I think we’re the only company where purchasing reports to marketing, which I think says it all. Kim Kraus, director of corporate marketing-strategic relationship optimization, is part of my team, which includes advertising specialists and those from finance. We meet to discuss all of the issues we might have with agencies, whether it be new assignments, compensation issues, a brand that is in trouble, whatever. We meet collaboratively on that. Kim brings a set of skills which are wonderful: She knows how to manage relationships, how to benchmark. She’s good on compensation. This is her training, this is her background, this is her experience, and so I leverage that.
I think you will hear very favorable reactions from our agencies to what she’s doing. They see her as help. Good partnerships have issues on both sides. It’s often said a client gets the creative and talent they deserve. We have been on a mission to attract the best talent in the best agencies to P&G. We weren’t always there. But I do think we’re getting there.
What are some non-P&G campaigns you particularly admire?
I like what Budweiser does. If you look at their longevity in building a brand, in being creative in building that brand, being holistic in their communication, it’s different from others in the category. The way they think about the first moment of truth and the second moment of truth—advertising—is different. They manage the brand really well.
eBay has done a super job in the way they’ve managed their equity, managed their relationship with their consumers. They’ve evolved with them and been very responsive to them.
What the Lexus brand has done has been pretty remarkable over the last 10 to 12 years. They’ve come from nowhere to achieve market leadership against such competitors as Mercedes and BMW. They’ve had a pretty consistent equity, approach, look and feel, and design. They’ve done a lot right in marketing.
We have tremendous respect for L’Oréal. We’re competing with them in many categories, but we admire and respect them a lot.
You’ve been on the job for two years now. What’s the best decision you’ve made?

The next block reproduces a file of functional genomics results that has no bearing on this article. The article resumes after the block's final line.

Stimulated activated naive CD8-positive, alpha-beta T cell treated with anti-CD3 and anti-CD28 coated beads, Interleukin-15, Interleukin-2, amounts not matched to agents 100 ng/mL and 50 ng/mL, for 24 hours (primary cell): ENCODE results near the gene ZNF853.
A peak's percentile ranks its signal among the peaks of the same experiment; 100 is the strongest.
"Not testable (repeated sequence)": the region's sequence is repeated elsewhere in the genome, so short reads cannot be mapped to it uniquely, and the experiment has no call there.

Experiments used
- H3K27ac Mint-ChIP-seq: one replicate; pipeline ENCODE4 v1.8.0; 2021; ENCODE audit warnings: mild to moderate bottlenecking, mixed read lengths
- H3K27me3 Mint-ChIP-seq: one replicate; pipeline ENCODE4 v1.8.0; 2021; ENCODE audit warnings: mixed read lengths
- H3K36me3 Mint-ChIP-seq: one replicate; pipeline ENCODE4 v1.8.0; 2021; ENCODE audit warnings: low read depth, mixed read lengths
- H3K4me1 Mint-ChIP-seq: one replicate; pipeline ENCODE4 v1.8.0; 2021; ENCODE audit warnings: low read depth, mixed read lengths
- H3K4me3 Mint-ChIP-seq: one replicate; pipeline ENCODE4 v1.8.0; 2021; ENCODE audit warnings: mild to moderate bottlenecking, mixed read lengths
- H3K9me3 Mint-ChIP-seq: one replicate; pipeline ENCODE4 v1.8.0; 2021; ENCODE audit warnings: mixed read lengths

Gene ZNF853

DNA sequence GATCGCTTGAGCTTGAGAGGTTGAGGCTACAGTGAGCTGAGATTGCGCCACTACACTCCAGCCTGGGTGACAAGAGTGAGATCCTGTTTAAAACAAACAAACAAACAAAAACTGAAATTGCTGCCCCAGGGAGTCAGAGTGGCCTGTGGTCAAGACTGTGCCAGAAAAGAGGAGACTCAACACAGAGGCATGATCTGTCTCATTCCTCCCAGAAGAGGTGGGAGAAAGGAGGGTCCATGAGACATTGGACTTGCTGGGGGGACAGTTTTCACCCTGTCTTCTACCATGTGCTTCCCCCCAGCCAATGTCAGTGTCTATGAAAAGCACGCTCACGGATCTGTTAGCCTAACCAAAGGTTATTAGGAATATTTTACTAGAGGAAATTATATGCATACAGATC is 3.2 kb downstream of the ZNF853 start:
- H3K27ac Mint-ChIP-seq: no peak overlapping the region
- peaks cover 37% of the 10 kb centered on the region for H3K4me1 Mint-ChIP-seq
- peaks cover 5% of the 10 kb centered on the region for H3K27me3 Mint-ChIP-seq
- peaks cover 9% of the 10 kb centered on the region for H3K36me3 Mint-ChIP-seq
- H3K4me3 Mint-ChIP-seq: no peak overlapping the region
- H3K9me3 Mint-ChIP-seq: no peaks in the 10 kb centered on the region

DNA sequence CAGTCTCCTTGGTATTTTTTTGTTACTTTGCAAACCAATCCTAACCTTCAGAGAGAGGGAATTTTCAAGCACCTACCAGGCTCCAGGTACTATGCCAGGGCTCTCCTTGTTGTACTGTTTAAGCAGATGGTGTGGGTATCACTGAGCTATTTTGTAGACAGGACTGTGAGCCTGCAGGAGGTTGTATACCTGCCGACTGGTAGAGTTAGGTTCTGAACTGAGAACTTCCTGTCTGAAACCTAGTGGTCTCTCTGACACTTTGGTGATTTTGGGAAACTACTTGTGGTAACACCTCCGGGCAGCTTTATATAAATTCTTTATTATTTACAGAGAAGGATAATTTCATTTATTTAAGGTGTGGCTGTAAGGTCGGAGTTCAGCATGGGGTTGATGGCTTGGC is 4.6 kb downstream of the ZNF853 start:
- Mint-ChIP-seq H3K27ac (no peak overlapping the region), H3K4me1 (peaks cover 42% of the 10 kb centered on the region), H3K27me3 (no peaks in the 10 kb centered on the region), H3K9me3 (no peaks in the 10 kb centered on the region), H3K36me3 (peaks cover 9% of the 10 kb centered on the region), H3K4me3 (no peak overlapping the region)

I think the best decision I made was to take the job. The hardest part for me is the endurance, stamina and energy the job demands. It’s a global job. It really is an outreach job with the agencies and our people. You need to be out there in the field, working with them, staying in touch, understanding what’s on their minds so I can work an agenda that is driven by what we need on the business around the world. The diversity of our business and the diversity of the cultures in which we work is challenging. But it’s also stimulating; it’s inspirational. I wouldn’t want to be doing anything else. I love it. I’m thriving in it. I think also that a very, very smart decision was the agency consolidation we made a year ago [which put P&G brands at agencies within two holding companies: Publicis and Grey].
What have been the benefits?
It took courage. We changed 45 or 50 brands that represented $10 billion in sales. We moved business out of Arnold McGrath, we closed D’Arcy, and we started working with Publicis, which we had never done. People underestimate the amount of change we dealt with there, but without exception, every brand feels in a better place. We have better talent on the business. We’re seeing a synergy, especially in the Publicis network, because that’s the one that had most of the change. The agencies are sharing ideas and coming together when it’s about P&G issues and opportunities. So we feel great about it. It gives me fewer points of leadership to work with if we have any issues.